TODAY: UN Rights Chief criticizes Russian failings; support for Khodorkovsky whistleblower; wife of jailed activist threatened. Russian anger at militant’s US talk invite; top official proposes mandatory DNA database for migrants; China denies collaboration with Russia in Kurils; Pope meets the President
‘Murders, intimidation and harassment of human rights defenders and investigative journalists and independent media, and apparent serious miscarriages of justice’. Having met with Russian officials, including President Medvedev, the UN’s top human rights official, Navi Pillay, spoke of a litany of setbacks in terms of human rights, though she did also praise ‘some incremental moves toward reform’ and some recognition ‘at the top’. The European Parliament has adopted a resolution On the Rule of Law in Russia, which conveys concern about the current situation in the Russian judicial system, concerns apparently similar to those voiced by President Medvedev. RFE/RL reports that Russia’s Association of Human Rights Organizations has pledged it will assist Khodorkovsky whistleblower Natalya Vasilyeva to face the consequences of her admissions. Apparent corroboration of the court aide’s claims about the verdict can be found on the Other Russia. Read here an interview with Cyril Tuschi, the director of the recently premiered twice-stolen documentary about the Yukos founder. The wife of jailed Russian activist Sergei Udaltsov has apparently been threatened at her home.
Belarus has begun the trials of opposition protesters detained after the December 19 elections with that ofactivist Vasily Parfenkov, who has received four years in a top-security jail forhis part in the rally. Representatives of the Russian embassy in Belarus will, it has been asserted, be present at the court hearings of the criminal case of Russian citizens Artyom Breus and Ivan Gaponov. ‘Lukashenka […] is a Stalinist thug, and there is no justice in his courts. But […] he is susceptible to pressure’, says the Economist.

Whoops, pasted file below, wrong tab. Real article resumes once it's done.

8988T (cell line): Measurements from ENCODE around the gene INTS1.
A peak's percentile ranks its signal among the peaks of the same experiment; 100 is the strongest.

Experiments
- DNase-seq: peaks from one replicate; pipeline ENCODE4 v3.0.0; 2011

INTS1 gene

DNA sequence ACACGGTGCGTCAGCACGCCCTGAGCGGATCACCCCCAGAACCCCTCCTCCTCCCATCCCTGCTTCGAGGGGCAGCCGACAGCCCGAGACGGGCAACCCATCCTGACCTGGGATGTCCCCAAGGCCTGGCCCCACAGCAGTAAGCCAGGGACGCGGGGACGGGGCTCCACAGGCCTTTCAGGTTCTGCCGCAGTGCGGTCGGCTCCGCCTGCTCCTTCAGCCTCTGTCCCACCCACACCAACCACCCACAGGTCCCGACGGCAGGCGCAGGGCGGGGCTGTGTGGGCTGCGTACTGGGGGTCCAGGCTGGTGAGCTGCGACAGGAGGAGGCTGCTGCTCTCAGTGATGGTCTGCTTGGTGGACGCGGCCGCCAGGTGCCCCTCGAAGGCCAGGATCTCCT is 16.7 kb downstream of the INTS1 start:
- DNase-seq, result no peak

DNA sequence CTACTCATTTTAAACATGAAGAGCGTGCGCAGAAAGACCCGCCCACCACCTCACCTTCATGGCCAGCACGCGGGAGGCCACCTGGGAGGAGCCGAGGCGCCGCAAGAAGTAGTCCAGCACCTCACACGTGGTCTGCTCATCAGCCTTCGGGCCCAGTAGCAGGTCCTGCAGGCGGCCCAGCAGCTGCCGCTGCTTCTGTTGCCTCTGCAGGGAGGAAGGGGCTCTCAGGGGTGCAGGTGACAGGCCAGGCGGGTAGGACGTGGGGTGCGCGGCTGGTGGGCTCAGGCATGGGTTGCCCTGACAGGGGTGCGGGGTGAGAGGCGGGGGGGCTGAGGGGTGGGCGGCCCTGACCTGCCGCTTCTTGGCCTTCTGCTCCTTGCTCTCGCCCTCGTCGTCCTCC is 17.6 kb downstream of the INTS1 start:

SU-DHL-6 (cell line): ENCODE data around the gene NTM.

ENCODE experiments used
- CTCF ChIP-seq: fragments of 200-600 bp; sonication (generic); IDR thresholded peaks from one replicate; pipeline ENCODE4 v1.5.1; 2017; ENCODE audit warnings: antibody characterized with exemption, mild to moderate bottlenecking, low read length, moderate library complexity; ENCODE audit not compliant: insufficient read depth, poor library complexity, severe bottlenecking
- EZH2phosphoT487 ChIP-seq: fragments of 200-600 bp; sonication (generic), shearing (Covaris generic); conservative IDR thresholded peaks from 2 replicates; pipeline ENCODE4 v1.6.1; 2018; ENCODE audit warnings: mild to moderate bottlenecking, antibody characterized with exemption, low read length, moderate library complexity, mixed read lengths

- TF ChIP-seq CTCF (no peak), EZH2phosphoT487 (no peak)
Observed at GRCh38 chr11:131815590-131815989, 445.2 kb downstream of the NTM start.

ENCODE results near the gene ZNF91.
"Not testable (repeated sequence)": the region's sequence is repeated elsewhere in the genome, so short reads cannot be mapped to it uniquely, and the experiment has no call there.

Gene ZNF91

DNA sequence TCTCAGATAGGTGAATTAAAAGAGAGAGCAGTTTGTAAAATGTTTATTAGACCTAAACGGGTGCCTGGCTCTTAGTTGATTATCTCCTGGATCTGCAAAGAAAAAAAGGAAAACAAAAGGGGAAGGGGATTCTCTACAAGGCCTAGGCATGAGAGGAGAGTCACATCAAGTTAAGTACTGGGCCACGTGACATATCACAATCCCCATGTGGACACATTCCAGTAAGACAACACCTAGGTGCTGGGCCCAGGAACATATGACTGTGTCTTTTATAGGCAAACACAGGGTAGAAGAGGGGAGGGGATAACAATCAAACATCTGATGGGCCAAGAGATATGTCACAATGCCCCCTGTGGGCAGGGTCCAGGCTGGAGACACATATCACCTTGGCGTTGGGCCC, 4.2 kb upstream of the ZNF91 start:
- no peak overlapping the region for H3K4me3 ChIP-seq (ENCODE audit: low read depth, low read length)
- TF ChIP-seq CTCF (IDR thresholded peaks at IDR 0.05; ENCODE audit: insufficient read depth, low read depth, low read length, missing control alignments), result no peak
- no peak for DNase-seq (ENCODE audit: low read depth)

Russia is reportedly ‘bewildered and outraged’ after suspected Russian militant, Ilyas Akhmadov, who allegedly served as an aide for Chechen terrorist Shamil Basayev, was invited as a guest speaker for a panel discussion at John Hopkins University in Maryland. ITAR-TASS reports that two Nalchik residents with hexogen traces on their hands have been detained in the Moscow metro. The head of Russia’s Investigative Committee Alexander Bastrykin has urged the government to introduce mandatory fingerprinting and DNA registration of all migrants who seek work in the country, as a way of bolstering security. Talks between the U.S. and Russia over a new anti-ballistic missilesystem for Europe have apparently floundered on the issue of whether the system could be a joint operation.
The Chinese Foreign Ministry has denied a report that Chinese and Russian companies have agreed to start a joint venture in the disputed Kuril islands. Moscow is urging Japan to thoroughly investigate an incident in which the Russian flag was desecrated in front of the Russian embassy in Tokyo. The Kremlin has, according to Ria-Novosti, expressed skepticism about Georgian President Mikheil Saakashvili’s apparent desire to renew dialogoe with Russia. Is the Kremlin considering replacing South Ossetian leader Eduard Kokoity?
‘I should learn Russian’: Pope Benedict shows goodwill at a relation-smoothing meeting with President Medvedev at the Vatican.
PHOTO: According to Investigative Committee head Alexander Bastrykin, to decrease migrant crime, authorities must fingerprint all foreigners coming to Russia and collect their DNA samples. He said fingerprinting all Russian citizens is also possible, and added that 35 million people have already undergone the procedure voluntarily. (MT)